Indeed, it's the humor of ROUND IRELAND WITH A FRIDGE that supports the narrative as far as it goes. It falls short as a travel essay, which, in my mind, should be descriptive of the locale being traversed. Beyond this reader's conclusion that the Irish are remarkably tolerant of and generous to eccentrics, most of the insights gained don't extend beyond the walls of the many pubs where Hawks spends his hours when not actually on the road. Granted, this isn't entirely the author's fault. The friendly Irish are just always offering to buy him a pint. However, as an example, at one stage in his journey Tony and the fridge are coveyed between points A and B by a white van with "Galway Swan Rescue" emblazoned on the side. Now, I'd like to know what a swan rescuer does, but Hawks never tells, and my curiosity remains unsatisfied. This lack of useful information pervades the volume as a whole. In the end, the book's 247 pages were amusing enough to warrant three stars, but it's mindless reading with a capital "M". Even telling how he got a splinter while Doing It in a doghouse didn't add as much to the saga as he probably thought it might. Is Tony a girl's dream date, or what?
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4.0 out of 5 stars Drunk + Fridge = A Good Craic, Aug. 15 2001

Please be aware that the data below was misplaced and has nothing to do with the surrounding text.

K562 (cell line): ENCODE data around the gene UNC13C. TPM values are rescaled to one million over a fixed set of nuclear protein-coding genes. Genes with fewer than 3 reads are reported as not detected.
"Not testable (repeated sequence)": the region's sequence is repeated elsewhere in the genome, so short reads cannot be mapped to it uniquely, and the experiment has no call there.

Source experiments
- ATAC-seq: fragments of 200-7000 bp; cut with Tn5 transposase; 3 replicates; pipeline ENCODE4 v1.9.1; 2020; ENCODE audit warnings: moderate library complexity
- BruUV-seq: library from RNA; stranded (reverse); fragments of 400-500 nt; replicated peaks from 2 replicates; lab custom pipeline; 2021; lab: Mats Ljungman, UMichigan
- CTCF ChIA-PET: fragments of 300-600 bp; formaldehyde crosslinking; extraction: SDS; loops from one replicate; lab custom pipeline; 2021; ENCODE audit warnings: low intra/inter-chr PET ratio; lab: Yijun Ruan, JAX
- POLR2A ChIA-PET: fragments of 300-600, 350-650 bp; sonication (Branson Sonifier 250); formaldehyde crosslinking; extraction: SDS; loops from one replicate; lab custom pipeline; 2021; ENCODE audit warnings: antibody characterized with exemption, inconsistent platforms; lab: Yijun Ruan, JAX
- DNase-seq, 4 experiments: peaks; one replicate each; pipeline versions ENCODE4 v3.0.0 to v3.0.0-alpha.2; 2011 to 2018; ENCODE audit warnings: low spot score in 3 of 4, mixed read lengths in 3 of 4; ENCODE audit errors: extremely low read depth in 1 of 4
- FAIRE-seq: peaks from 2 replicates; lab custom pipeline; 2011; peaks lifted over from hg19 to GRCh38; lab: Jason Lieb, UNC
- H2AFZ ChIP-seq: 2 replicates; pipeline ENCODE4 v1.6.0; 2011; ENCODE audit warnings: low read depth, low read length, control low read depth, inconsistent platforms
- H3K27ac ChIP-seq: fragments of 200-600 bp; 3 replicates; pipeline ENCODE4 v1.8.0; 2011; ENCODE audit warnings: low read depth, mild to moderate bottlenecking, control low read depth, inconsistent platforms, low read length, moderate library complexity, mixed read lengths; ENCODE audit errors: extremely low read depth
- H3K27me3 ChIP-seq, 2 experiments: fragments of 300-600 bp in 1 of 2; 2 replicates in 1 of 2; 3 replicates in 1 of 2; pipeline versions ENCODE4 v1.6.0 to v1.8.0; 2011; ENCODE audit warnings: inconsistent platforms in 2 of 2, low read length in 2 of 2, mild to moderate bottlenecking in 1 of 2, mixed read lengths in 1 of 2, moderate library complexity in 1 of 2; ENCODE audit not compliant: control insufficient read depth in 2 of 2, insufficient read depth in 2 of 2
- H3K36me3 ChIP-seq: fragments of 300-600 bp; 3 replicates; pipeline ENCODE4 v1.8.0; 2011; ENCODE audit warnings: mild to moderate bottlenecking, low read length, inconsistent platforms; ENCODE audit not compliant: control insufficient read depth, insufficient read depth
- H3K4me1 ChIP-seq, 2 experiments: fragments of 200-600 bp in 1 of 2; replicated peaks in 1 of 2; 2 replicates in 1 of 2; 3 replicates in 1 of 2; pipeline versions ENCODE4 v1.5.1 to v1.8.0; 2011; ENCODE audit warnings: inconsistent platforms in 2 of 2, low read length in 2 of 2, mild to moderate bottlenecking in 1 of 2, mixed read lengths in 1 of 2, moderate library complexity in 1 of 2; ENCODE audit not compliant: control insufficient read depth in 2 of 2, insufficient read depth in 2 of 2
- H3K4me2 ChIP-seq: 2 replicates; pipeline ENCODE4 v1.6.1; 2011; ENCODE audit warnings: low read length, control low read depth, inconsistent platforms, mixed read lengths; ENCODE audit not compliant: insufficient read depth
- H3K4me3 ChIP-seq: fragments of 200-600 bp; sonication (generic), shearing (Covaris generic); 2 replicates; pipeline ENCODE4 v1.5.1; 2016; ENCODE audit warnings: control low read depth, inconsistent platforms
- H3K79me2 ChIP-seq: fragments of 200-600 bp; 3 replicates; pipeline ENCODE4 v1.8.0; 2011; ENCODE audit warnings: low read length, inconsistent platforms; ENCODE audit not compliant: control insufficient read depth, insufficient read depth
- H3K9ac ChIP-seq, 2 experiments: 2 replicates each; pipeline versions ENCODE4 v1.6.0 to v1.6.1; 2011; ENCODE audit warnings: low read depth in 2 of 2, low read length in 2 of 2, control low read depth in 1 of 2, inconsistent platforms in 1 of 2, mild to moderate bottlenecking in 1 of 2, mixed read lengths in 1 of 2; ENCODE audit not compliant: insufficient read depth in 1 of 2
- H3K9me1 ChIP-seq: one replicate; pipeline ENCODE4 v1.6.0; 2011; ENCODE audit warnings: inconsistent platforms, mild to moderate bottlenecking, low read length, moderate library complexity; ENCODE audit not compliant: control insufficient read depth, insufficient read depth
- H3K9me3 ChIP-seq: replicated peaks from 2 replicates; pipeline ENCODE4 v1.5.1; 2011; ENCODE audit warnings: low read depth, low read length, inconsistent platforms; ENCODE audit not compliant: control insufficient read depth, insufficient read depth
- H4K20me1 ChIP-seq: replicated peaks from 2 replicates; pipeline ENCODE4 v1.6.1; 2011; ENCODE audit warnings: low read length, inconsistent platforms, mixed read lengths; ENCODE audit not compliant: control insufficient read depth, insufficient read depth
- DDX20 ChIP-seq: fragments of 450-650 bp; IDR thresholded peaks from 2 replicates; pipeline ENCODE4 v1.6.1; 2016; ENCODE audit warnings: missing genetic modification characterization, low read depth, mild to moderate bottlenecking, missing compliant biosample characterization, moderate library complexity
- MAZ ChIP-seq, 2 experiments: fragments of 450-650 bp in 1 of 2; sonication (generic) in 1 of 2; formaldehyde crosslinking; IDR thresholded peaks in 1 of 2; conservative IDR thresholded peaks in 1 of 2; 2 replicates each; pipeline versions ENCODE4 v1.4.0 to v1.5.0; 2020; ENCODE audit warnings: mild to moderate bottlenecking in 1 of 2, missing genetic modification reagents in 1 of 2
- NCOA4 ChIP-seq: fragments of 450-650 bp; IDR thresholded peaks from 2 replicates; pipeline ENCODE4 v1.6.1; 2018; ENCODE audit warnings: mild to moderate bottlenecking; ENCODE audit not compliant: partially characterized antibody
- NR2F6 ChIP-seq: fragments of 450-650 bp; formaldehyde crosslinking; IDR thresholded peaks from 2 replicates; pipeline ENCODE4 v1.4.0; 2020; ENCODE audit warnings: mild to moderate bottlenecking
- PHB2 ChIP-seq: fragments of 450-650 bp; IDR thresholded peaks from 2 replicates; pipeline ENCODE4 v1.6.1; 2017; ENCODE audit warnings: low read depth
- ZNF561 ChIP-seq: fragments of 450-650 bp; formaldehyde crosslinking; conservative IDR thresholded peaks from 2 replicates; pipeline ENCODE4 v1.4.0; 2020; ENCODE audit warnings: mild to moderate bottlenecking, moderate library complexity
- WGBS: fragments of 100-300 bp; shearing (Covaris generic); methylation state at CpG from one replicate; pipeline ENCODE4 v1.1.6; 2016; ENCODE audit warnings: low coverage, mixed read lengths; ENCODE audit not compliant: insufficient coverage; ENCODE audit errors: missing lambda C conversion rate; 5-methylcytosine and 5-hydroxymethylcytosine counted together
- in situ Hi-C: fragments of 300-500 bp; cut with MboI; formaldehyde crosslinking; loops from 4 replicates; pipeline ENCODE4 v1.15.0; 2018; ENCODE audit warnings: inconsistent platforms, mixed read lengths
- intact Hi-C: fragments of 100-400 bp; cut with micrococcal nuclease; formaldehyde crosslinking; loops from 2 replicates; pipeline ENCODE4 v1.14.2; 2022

By 
A. Ross (Washington, DC) - See all my reviews
Ce commentaire est de: Round Ireland with a Fridge (Paperback)
This very amusing book can be summarized as follows: British comedian gets sloshed at party, makes drunken wager that he can hitchhike around the circumference of Ireland with a refrigerator within one calendar month, wakes up, agrees to follow through on drunken wager, wacky antics ensue. Given that the mini-fridge with which to fulfill the bet costs £130, and the bet is for £100, it’s becomes clear that the book is not so much about winning the bet as it is about how the bet is won. It’s certainly not meant to be any kind of guide to Ireland. If anything, it’s a guide to embracing actions that have no point, to every now and then live outside the sensible boundaries we construct in out lives.
Hawks strikes it lucky at the very beginning, as his silly bet is championed by a RTE2 (Irish national radio station) radio personality, giving him instant notoriety, which eases his path around Ireland. Hawks’ comedian background enables him to kind-heartedly poke fun at everything and everyone he encounters, with large doses of self-depreciation mixed in. He’s constantly amazed at the generous and warm receptions he receives throughout the country, and finds something positive in almost everyone and every place he visits (buoyed no doubt by the numerous free meals and beds bestowed upon him). The book is a silly good time, and the embodiment of easy reading. Toward the end the quirky characters he meets on the road and in bars start to run together a little, and it might have benefited from being fifty pages less or so. But still, it’s not every day you can read about a fridge surfing, a fridge baptizing, a fridge blessing, a fridge party (with requisite New Order cover band),… well, you’ll have to read it to believe it.
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5.0 out of 5 stars With a little help from new friends, May 17 2001
By 
TundraVision (o/~ from the Land of Sky Blue Waters o/~) - See all my reviews
Ce commentaire est de: Round Ireland with a Fridge (Paperback)